I don’t know about you, but I have a love-hate relationship with back-to-school time. It is always a relief to have a regular schedule again—bedtimes return to a reasonable hour, the constant “I’m bored” refrain disappears, and, as someone who works from home, I finally get my full days back. And yet, each year I find that I am taken by surprise by the busy-ness that fills our afternoons and evenings with soccer practices, music lessons, back to school nights, PTA meetings, and other school year activities.
With all of the back to school craziness, it feels even more vital that we protect our family dinners as important time to have together—time to reconnect, to catch up, and to share the events of our days. So each fall I make it a priority to focus on getting our dinner routine back on track. Here are the four things that I do to get our family dinner routine ready to go for the fall:
1. Plan out the meals for the week. I have found that if I put together a plan for the week, not only does getting dinner on the table become an easier, faster task, but it also takes some of the stress out of my day because I don’t have that 3:30 or 4 p.m. what-are-we-going-to-have-for-dinner panic.
One key piece of my meal planning is to take five minutes to look at the schedule for the upcoming week and assign meals to specific days. On soccer practice days, for instance, I know we won’t get home before 7, which means I need dinner to be ready to go or take only a few minutes to throw together. So for us, those are slow cooker nights. On the other hand, Thursdays are blissfully unplanned, so that is the evening when I can select a recipe that takes a little longer to make. If you want help with the planning of meals (or someone to do it for you), check out The Scramble, an online meal planning service that specializes in family-tested, easy-to-prepare meals.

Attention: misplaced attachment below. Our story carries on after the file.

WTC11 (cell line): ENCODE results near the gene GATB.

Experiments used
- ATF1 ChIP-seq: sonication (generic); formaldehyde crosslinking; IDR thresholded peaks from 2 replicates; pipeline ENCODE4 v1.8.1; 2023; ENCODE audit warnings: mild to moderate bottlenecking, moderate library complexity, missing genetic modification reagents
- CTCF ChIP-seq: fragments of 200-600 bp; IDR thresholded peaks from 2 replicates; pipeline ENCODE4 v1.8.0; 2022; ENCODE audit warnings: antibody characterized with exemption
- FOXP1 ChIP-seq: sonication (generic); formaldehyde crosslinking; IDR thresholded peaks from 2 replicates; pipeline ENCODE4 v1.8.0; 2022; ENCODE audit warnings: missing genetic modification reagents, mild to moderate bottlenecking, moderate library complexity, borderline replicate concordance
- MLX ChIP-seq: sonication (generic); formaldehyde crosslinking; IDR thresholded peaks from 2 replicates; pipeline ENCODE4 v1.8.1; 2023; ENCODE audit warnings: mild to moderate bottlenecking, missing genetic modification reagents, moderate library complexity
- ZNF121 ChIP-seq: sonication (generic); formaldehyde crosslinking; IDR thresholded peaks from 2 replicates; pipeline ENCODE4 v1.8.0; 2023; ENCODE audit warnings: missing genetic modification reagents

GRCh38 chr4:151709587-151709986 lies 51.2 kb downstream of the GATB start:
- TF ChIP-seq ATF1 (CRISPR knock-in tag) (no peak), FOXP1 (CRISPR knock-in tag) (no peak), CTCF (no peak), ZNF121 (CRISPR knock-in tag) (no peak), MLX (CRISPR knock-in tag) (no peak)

2. Set a guaranteed minimum. The reality is that given our busy schedules, every member of my family is not going to be able to sit down to dinner together every night of the week. So we decided to commit to a minimum number of nights a week that we have dinner together. For us, that is five nights, including weekends. For some families it might be three, for others, all seven is achievable. When the kids were smaller, my husband got home too late to have dinner together, so we made it a priority to do weekend meals as a family. Pick what works for your family, and then try to stick with it!
3. One meal a week is leftovers. Every family feels differently about leftovers, but my family LOVES “leftovers night,” and it’s a great way to save money and avoid food waste. For my kids, it is their chance to have extras of their favorite meals of the week. For my husband, it means fewer dishes. For me, it is less work. If your family isn’t a fan of leftovers, then try turning them into something that is still faster and easier—leftover proteins and/or vegetables can become fillings for sandwiches or burritos. Extra veggies and grains can be mixed together and tossed with a dressing to become a hearty salad.
4. Sandwiches, Salads, and Cereals. Yes, eating healthy, delicious, well-rounded meals is important, but that doesn’t mean it has to be complicated. As busy families, especially as we get back into the swing of things in the fall, simplicity is key and time is of the essence. So I never rule out sandwiches, salads, and cereals. Grilled cheese sandwiches and a simple salad is a great option, as is a big salad with some crusty bread, or even (low-sugar) breakfast cereal with fruit and scrambled eggs. The point is: on those crazy nights eating together is the key, even more so than what goes in your mouth.
As we get back into the rhythm of the school year, let’s be kind to ourselves and make it possible to establish a solid routine. With a little planning, some flexibility, and simple meal options, a less stressful back to school season is possible.